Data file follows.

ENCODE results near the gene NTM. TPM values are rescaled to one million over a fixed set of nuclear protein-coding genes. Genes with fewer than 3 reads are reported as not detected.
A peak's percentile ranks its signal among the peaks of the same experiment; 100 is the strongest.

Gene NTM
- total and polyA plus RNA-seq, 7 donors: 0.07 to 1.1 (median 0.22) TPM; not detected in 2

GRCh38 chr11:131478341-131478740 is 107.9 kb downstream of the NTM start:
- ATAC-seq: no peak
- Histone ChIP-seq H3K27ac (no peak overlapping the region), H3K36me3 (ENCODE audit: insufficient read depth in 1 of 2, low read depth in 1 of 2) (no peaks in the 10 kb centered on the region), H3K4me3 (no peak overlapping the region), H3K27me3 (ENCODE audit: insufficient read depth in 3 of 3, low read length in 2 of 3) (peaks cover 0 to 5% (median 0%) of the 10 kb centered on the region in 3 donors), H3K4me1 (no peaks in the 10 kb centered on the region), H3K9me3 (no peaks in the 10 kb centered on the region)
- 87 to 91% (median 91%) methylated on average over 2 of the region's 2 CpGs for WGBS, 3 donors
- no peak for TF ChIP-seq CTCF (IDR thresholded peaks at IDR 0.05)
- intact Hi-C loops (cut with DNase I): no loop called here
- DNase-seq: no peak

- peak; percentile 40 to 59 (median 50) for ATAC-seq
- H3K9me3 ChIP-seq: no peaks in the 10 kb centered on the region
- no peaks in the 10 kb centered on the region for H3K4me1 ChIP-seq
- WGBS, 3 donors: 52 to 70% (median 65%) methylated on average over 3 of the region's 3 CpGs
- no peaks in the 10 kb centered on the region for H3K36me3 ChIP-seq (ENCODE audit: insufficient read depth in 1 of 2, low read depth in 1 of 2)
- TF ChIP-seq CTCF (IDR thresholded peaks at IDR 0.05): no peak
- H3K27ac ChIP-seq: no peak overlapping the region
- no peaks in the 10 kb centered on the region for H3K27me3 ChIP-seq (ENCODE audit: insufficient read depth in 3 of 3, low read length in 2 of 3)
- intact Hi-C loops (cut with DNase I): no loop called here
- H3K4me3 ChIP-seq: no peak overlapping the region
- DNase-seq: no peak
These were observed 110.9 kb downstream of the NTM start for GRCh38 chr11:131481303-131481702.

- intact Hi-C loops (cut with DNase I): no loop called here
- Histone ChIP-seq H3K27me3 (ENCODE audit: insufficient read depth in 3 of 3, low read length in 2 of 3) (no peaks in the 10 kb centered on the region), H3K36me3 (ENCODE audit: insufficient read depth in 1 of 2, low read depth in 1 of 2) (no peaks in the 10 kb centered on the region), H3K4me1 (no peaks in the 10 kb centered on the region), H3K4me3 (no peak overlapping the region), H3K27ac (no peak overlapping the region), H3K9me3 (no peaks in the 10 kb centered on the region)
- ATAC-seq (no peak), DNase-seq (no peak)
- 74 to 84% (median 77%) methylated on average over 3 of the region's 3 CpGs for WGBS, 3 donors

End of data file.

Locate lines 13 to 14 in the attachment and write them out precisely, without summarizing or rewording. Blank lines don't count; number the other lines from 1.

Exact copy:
- H3K9me3 ChIP-seq: no peaks in the 10 kb centered on the region
- no peaks in the 10 kb centered on the region for H3K4me1 ChIP-seq